“This year, as I speak, there are efforts underway to make a more contiguous structure along the North Cove shoreline,” Kaminsky said.
Also to bolster areas of erosion, Kaminsky said he and others recommend sand-stabilizing measures to add sand to beaches or the use of sand fences to get “sand where its most needed.”
Another speaker at the summit, Peter Ruggiero of Oregon State University, talked about the impact climate has on erosion as well. “We do know that we have sea level variability and lots of predictions about where sea level might be going. We know that erosion issues are punctuated by El Niños,” said Ruggiero, who is leading the Grays Harbor County Coastal Futures project. The project aims to combine current predictions of potential climate change impacts, along with models of flooding, erosion, growth and development “to better understand the possibilities and consequences of alternative management strategies.”
Ruggerio noted the project is able to model the highest water levels that are achieved in Grays Harbor and determine on an average basis whether it is due to elevated tides, or other factors such as weather.
The goal is to establish an assessment of “what the future of our water-level forces and wave forces might be.”
In the most recent update of the Grays Harbor Hazard Mitigation Plan, shoreline erosion was identified as an issue for the first time. At Oyhut Bay, for example, there has been a documented of retreat of the shoreline “that we haven’t been paying been paying attention to because we have really been focused on the outer coast.”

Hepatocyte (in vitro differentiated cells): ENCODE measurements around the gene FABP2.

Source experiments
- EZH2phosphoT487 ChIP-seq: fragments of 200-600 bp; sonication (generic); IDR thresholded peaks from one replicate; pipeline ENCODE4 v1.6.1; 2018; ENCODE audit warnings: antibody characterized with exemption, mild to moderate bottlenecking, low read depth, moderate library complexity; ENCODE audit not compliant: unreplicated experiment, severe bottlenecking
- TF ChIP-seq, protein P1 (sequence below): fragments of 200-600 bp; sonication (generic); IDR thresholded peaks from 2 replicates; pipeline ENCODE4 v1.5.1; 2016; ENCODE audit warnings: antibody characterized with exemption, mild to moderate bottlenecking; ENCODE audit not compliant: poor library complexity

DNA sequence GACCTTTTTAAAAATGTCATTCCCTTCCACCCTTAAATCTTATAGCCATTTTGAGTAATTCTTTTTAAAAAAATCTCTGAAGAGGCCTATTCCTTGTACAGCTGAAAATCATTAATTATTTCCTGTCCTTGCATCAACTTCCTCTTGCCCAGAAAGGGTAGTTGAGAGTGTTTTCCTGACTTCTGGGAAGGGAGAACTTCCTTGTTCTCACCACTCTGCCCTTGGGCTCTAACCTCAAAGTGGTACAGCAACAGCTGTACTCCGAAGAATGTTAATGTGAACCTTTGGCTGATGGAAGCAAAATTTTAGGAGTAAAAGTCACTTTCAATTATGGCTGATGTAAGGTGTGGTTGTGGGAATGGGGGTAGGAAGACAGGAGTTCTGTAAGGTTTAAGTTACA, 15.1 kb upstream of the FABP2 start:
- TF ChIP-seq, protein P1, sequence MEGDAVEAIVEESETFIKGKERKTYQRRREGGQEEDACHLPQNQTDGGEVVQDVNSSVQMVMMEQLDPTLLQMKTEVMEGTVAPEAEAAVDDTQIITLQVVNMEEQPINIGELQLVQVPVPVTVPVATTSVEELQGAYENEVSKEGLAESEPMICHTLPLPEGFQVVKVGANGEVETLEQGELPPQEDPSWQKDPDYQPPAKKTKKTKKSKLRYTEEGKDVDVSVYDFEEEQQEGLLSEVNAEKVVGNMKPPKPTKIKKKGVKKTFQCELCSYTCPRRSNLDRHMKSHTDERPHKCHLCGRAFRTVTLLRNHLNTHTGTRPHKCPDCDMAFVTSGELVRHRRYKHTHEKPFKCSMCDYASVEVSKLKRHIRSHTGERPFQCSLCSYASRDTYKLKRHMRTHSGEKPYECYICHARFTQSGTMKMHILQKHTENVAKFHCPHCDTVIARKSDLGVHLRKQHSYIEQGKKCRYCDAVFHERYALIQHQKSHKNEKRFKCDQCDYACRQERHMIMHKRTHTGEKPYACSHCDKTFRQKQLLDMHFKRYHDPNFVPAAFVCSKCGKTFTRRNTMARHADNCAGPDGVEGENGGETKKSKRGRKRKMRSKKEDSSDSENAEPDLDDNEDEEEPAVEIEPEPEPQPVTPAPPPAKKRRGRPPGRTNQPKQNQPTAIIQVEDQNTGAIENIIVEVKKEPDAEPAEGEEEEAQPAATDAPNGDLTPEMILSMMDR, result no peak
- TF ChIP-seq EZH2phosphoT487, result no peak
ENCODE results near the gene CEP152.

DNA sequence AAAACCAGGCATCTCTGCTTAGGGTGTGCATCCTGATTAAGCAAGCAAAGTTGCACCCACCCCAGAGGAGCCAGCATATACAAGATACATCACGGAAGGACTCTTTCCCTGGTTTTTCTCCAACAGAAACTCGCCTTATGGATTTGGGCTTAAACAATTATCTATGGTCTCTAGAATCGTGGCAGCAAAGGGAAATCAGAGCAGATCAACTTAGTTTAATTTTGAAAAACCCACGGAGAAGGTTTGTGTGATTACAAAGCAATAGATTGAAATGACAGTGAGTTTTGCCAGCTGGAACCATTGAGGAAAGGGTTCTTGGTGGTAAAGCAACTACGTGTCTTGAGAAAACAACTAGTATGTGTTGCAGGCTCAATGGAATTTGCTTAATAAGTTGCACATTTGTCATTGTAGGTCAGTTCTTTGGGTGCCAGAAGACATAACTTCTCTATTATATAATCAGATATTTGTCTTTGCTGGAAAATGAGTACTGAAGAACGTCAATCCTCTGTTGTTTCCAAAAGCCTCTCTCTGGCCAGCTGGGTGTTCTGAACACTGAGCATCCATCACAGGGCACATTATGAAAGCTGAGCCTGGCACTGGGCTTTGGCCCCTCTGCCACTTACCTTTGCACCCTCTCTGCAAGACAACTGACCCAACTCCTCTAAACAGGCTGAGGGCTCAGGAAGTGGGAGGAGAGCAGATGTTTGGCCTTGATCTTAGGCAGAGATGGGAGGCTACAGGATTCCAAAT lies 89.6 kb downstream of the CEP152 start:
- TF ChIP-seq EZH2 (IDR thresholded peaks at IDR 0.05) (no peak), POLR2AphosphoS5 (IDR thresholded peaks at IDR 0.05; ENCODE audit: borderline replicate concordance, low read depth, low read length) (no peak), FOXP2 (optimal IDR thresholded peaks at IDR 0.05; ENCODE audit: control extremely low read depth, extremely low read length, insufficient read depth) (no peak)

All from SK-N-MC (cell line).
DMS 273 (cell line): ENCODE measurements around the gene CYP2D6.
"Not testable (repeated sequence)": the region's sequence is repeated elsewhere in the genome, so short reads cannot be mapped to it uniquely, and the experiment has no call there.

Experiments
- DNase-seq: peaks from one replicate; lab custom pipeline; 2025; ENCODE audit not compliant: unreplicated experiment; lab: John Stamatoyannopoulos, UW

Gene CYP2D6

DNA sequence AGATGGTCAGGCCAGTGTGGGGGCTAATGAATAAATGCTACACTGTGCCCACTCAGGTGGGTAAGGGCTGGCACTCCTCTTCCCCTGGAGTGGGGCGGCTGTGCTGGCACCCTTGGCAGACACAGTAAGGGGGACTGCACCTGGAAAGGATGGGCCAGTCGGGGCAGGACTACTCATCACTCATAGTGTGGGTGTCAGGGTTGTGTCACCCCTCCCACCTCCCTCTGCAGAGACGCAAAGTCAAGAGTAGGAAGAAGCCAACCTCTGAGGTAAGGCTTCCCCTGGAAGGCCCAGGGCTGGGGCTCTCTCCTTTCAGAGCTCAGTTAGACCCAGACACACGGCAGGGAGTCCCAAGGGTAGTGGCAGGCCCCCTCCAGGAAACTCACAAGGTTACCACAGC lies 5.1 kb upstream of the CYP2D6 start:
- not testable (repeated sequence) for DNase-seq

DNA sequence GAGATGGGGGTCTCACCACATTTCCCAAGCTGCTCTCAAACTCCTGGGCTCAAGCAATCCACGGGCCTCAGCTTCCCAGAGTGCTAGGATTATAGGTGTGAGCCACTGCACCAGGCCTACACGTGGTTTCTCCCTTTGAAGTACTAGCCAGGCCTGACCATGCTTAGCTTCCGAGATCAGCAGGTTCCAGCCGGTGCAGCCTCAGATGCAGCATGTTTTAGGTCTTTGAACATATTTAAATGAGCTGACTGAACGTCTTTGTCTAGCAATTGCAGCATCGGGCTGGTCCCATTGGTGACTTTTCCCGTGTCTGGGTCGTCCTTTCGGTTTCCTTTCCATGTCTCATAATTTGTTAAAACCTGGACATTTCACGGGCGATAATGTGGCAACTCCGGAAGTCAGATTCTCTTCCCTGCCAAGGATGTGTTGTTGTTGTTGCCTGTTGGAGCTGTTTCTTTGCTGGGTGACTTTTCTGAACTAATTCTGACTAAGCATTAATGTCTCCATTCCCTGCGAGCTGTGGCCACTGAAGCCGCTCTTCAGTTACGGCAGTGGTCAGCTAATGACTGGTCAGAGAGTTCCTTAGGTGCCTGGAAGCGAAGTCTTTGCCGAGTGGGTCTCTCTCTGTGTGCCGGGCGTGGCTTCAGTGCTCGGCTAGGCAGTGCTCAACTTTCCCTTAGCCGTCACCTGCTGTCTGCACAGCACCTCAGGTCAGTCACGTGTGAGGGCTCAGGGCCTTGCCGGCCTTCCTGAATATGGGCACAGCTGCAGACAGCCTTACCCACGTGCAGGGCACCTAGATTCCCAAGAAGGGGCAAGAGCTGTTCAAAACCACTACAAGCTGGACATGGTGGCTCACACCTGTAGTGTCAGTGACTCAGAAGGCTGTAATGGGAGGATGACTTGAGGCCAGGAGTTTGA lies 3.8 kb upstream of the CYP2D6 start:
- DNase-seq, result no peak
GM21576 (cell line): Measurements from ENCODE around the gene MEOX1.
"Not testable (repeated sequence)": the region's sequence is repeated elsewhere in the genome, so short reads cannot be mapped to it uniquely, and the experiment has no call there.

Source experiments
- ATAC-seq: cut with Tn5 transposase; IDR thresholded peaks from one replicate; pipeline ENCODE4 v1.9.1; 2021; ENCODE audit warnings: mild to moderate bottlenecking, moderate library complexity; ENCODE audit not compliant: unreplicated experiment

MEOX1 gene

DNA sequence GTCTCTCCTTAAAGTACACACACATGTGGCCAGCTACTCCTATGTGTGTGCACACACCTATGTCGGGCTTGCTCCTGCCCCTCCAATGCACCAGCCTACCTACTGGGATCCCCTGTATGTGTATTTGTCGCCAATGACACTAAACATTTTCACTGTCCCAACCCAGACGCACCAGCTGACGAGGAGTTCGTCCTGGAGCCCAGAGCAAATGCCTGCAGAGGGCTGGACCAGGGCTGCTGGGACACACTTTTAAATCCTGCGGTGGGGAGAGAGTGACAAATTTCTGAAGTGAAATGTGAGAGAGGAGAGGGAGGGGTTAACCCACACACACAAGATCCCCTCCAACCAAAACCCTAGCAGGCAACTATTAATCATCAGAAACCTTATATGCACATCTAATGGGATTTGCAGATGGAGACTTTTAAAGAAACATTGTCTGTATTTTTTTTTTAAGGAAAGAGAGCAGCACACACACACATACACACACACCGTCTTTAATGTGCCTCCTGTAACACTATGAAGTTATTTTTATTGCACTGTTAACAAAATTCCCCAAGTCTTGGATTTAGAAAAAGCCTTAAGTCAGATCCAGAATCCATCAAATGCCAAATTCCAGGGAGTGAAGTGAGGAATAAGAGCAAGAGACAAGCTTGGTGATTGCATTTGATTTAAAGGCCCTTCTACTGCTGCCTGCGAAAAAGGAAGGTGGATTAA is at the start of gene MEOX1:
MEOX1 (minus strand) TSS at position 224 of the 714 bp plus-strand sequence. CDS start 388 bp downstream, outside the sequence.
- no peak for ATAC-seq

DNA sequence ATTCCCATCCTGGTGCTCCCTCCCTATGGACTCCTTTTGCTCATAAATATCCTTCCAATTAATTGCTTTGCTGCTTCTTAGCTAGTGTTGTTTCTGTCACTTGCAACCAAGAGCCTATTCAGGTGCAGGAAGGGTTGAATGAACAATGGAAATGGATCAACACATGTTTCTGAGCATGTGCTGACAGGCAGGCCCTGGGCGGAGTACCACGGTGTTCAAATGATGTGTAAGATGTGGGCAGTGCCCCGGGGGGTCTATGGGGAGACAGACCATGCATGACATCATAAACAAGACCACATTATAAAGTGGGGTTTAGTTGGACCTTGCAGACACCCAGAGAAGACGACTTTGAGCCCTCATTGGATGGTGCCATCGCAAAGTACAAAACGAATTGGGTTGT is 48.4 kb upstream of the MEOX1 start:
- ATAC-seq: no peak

Caused by wave action, the shoreline has retreated year by year for the past 10 years where a tidal flat with a spit has now formed into a bay.
Kaminsky points to the methods employed at Willapa Bay and North Cove as an example of what might work elsewhere in the battle against shoreline erosion: “If this technique can be effective there, then it’s fairly promising anywhere else. This is a real test for that technique because of the long-term sustained erosion and the rates that it occurs there.”
Looking specifically at Ocean Shores, Kaminsky explained there had been little noticeable shoreline change from the 1950s until the recent erosion to some of the ocean-view properties at the south end of Ocean Shores Boulevard. Now, the erosion is not “limited to just the jetty, but extends up the dune line,” Kaminsky said, listing local efforts to shore up the shoreline:
“There were wave bumpers, a two-tiered rock structure, that went in first, and then the geotube bags to the north of that. Those started to fail, and then geobags were put in to repair part of the geotubes just a few years ago. Sand was put in front of that to give it a larger buffer, but that didn’t hold up very long.”
Eventually rock was put in to create what he said was a more “dynamic revetment,” but there already are traces of erosion at the end of where the heavier rocks were placed. Also, while sand fencing was tried initially, it was not practical because not enough sand accumulated during the summer when they were first tried. “At the right place, at the right time, this can work well,” he said.
Ocean Shores’ main erosion solution has one main barrier, and it is as much part of the problem.
“Really the bottom line here for Ocean Shores right near the jetty is that until the jetty is reconstructed, we’re going to be dealing with this erosion problem. Fundamentally, the shoreline is controlled by jetty conditions,” Kaminsky concluded.
Ruggiero noted other factors, such as population growth, play a large factor in how communities in Grays Harbor respond to coastal issues such as erosion or climate change.
“What are the trends for Grays Harbor County going forward? How are we going to develop the land?” Ruggiero noted that Ocean Shores has seen as many as 100 new homes being built every year recently.
“That’s why the Coastal Future Project is really looking at the climate drivers on coastal community resilience, as well as the things that humans can do,” Ruggiero said.